• So, back in the good ol’ Cold War days, it would always be pointed out that having a massive second strike capacity meant that, if you could get away with a first counterforce strike, you would retain the capacity to deter the other side with an implicit counterpopulation or extended strike in case, with whatever remnant capacity they had left, they decided to retaliate. The way it often worked out in war games and other scenarios is that in a crisis situation the escalation would occur via stages, in which the theoretical First and Second Strike weapons would instead be fired off tit for tat and in dribs and drabs until finally someone reached the use-it or lose-it or give-in stage. And the forces were supposedly designed to convince the other side that you absolutely would retaliate even if there was nothing in it for you at all except revenge. For some extended period both sides were claiming that they were ready to wipe out each other out and put the very survival of civilization in doubt – just to make a VERY IMPORTANT point. We were supposedly even going to risk it on behalf of our allies… That’s part of what made it all so MAD.

      And so even GG garbles some stuff, I think there’s justification for him to recoil against the insanity of his country playing a role in bringing all of THAT and moreto the ME.

  3. Israel doesn’t have a significant air compliment, like the US has with the B-52s, so the subs would supposedly provide the advantage, the Iranians have Russian Kilos; which are better than whatever the Germans are handing out.

  4. Yes, but only a tiny compliment are nuc lear capable, Grass has been known for saying stupid things, since the 80s, more than Heinrich Boll, less than Rolf Hochhuth,

          • Are going”? No, not anyone with meaningful cred-shreds.

            But a “nuclear first strike” is usually targeted on forces, not populations and economies and bases of civilizations, though sometimes populations and economies and bases of civilizations kinda get in the way, especially if things don’t stay nicely contained.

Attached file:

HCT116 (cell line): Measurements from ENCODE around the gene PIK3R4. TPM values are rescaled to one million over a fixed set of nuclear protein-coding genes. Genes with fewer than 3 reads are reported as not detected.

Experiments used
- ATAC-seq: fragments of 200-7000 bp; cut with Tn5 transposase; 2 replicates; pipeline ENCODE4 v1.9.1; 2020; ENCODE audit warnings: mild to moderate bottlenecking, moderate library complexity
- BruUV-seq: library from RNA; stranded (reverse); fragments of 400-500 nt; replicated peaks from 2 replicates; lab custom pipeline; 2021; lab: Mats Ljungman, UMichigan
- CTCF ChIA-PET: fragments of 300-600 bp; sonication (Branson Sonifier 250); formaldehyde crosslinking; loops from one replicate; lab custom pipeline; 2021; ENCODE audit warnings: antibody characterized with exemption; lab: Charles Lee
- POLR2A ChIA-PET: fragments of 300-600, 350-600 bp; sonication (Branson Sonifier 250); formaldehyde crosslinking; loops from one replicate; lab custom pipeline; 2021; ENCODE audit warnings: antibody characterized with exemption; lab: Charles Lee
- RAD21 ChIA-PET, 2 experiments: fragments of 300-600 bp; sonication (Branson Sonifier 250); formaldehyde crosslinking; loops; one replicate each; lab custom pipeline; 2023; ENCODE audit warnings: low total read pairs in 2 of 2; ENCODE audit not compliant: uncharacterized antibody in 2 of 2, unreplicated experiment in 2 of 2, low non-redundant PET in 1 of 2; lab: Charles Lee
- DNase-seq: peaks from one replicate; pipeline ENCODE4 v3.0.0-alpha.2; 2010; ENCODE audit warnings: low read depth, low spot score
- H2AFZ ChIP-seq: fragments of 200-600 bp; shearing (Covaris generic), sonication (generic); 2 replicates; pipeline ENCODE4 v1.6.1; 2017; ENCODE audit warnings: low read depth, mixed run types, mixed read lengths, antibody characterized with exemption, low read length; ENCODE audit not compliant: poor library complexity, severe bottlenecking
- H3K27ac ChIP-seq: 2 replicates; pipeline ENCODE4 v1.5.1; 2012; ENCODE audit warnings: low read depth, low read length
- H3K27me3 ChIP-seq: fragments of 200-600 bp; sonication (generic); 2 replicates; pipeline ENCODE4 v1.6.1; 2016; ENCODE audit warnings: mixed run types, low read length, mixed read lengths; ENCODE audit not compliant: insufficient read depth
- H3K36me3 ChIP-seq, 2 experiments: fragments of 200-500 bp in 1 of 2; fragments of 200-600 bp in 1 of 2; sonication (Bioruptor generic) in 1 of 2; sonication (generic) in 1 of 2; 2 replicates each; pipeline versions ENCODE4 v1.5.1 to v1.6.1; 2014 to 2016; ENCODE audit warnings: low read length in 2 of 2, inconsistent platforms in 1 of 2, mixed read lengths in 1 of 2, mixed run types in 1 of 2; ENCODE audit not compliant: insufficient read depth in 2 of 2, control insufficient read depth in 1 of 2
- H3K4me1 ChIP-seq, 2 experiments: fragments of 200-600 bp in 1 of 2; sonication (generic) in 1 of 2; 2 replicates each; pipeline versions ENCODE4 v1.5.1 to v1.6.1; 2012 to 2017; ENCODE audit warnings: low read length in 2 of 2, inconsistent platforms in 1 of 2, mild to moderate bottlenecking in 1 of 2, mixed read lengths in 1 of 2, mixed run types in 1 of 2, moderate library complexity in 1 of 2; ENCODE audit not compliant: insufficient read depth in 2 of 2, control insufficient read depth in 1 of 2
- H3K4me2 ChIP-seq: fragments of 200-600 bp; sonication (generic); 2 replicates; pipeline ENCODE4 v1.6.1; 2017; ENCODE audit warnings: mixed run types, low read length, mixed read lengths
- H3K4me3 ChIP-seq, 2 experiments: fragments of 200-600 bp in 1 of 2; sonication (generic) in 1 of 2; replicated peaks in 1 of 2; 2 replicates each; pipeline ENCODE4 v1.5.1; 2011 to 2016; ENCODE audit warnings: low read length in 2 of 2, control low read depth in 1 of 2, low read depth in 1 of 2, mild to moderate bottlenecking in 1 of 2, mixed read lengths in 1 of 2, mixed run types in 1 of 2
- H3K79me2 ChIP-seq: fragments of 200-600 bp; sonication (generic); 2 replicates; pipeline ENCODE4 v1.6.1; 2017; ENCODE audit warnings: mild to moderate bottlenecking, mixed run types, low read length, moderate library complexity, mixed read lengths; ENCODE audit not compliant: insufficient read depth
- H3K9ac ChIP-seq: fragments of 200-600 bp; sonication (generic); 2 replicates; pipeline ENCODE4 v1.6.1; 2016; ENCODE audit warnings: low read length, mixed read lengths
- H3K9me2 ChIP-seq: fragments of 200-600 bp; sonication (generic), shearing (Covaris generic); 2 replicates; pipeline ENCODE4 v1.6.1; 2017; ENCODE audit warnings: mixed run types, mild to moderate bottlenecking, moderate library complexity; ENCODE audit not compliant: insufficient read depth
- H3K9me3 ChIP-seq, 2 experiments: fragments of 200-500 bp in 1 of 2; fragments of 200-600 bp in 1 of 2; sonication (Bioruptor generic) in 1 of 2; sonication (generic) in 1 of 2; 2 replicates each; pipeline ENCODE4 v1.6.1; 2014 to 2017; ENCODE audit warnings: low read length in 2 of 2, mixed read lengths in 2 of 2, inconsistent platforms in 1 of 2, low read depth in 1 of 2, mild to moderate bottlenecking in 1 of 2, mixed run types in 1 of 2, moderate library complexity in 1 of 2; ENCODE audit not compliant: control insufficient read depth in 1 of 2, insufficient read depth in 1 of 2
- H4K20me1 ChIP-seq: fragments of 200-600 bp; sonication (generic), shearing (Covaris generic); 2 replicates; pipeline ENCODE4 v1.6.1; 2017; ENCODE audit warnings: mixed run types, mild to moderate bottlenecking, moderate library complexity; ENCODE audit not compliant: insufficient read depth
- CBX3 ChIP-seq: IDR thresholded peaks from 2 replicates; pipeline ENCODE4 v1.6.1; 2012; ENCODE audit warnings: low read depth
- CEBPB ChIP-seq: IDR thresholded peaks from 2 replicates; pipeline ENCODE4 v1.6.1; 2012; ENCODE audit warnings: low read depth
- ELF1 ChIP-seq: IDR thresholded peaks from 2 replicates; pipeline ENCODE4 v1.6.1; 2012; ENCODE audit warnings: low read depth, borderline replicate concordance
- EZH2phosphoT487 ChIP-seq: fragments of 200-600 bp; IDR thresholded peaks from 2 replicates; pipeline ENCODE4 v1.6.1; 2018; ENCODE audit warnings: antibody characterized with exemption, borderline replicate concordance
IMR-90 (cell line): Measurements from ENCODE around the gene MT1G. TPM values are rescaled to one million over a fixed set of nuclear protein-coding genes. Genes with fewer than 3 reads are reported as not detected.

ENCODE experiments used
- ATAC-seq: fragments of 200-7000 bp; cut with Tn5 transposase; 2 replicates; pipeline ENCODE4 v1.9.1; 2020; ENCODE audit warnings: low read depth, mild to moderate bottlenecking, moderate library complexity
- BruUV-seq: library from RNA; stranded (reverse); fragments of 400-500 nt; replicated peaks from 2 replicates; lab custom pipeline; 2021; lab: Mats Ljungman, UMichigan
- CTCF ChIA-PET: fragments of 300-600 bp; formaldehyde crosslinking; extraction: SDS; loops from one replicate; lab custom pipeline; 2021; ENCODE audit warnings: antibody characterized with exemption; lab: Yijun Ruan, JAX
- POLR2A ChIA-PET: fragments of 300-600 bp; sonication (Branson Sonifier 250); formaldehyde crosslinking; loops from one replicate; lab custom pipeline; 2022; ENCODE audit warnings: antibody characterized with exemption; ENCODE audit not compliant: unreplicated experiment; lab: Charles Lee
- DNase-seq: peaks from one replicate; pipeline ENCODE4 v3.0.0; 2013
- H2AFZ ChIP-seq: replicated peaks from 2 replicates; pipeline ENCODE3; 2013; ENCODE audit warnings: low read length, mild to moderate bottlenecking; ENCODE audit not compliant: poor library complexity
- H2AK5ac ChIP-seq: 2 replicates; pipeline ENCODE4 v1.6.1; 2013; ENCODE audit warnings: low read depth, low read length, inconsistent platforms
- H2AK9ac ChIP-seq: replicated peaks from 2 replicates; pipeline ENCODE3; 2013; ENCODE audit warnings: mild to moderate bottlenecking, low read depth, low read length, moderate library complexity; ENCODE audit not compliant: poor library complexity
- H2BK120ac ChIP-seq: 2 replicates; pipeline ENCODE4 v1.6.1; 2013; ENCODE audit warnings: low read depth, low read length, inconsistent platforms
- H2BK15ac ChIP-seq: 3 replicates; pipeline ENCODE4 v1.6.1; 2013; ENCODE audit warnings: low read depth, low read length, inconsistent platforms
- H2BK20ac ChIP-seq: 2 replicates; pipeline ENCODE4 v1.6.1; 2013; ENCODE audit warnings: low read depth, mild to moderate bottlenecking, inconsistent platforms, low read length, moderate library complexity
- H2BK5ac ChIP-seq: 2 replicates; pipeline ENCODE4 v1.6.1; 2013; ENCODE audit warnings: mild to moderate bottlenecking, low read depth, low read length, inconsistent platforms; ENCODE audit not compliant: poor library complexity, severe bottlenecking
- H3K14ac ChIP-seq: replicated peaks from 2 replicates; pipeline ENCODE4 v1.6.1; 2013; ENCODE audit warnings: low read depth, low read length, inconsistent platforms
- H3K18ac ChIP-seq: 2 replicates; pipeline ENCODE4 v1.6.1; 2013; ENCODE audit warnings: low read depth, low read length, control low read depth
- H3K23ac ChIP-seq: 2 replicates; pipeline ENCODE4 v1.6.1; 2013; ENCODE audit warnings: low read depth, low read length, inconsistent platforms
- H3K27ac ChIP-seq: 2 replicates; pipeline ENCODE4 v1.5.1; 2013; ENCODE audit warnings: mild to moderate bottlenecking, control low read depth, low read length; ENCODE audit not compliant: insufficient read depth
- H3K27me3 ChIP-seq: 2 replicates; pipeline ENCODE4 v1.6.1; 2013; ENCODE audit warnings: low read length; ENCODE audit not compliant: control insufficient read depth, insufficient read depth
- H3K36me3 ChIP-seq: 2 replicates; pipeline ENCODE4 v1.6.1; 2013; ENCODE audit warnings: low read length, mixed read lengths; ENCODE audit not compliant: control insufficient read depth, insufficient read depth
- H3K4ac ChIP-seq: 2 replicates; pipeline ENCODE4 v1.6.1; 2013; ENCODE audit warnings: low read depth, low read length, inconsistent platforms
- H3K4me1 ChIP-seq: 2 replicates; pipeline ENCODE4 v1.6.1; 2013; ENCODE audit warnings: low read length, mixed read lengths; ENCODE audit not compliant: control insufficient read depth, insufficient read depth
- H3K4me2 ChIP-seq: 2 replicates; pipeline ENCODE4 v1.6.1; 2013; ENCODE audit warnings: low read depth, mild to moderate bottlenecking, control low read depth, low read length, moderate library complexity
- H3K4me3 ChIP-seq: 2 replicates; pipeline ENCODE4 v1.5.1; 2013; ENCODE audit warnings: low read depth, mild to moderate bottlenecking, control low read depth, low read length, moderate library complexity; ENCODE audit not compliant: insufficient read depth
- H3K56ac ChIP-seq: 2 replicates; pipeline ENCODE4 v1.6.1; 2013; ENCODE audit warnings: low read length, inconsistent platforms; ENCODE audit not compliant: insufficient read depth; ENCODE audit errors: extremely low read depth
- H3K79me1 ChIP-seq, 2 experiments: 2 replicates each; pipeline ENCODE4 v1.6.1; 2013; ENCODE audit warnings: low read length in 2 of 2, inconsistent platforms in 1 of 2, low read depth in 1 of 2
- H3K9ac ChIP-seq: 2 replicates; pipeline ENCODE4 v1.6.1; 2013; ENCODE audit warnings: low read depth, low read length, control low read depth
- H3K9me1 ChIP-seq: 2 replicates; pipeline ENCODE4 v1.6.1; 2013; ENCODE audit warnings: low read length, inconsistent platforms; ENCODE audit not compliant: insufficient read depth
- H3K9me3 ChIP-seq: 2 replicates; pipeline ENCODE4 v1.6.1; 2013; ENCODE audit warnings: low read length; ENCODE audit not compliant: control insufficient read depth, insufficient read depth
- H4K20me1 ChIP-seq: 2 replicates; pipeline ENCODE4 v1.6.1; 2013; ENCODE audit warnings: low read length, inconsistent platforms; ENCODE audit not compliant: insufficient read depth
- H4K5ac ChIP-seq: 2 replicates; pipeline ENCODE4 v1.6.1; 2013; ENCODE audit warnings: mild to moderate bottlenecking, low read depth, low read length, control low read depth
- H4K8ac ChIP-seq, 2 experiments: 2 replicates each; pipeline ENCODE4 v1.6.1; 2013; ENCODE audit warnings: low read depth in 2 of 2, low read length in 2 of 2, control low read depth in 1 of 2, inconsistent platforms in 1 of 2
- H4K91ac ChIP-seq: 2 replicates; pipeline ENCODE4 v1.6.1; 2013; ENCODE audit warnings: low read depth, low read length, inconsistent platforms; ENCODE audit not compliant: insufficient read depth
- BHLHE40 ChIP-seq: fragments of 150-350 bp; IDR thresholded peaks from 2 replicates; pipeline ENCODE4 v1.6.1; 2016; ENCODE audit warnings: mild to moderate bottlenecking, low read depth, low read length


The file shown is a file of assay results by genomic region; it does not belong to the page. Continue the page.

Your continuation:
You didn’t answer my question. What do you presume the second strike, assuming everyone plays by the rules, is supposed to entail?

    • Don’t remember where I read it, but the Israelis supposedly had the Germans modify the the launching systems to handle missiles that could deliver large, presumably nuclear warheads. There are further indications to the effect that the subs are intended as second strike platforms (“launch cruise missiles deep into Iran,” nuclear-related “rumors”) in the piece you link.

        • http://www.washingtonpost.com/wp-dyn/content/article/2006/08/24/AR2006082401050.html

          With the purchase of two more German-made Dolphin submarines capable of carrying nuclear warheads, military experts say Israel is sending a clear message to Iran that it can strike back if attacked by nuclear weapons.

          The purchases come at a time when Iran is refusing to bow to growing Western demands to halt its nuclear program, and after Iranian President Mahmoud Ahmadinejad has called for Israel to be “wiped off the map.”

          The new submarines, built at a cost of $1.3 billion with Germany footing one-third of the bill, have diesel-electric propulsion systems that allow them to remain submerged for longer periods of time than the three nuclear arms-capable submarines already in Israel’s fleet, the Jerusalem Post reported.

          The latest submarines not only would be able to carry out a first strike should Israel choose to do so, but they also would provide Israel with crucial second-strike capabilities, said Paul Beaver, a London-based independent defense analyst.

          Don’t know nuthin bout no Paul Beavers, but what he is said to have said stands to reason, as I’ve already explained: Any weapon good enough to hold in reserve for a 2nd Strike is pretty darn terrific for a wide range of other purposes.

          If you want to track them down, there are more references in the footnotes at the Wikipedia article on Dolphin class subs: http://en.wikipedia.org/wiki/Dolphin_class_submarine

          The general understanding is that the subs at a minimum give the Izzys a potential or theoretical expanded sub-launched nuke capacity – certainly a lot closer to a “real” capacity than, say, the NorK threat to the U.S. West Coast or the theoretical Iranian threat to the ME and Europe for bombs it doesn’t yet have to be turned into warheads it may be able to manufacture possibly to be affixed to missiles that may work.

          • and again, why would it be better to launch a first strike from a sub rather than home. they already can easily reach any part of Iran with the 50+ warheads mounted on 5000km range missiles. the subs slightly augment the capability for a nuclear first-strike and complicates the problem of providing a defense.

            AFAIK they’re more likely to add to a non-nuclear strike capability.

            but I don’t really know my elbow from a rubber biscuit.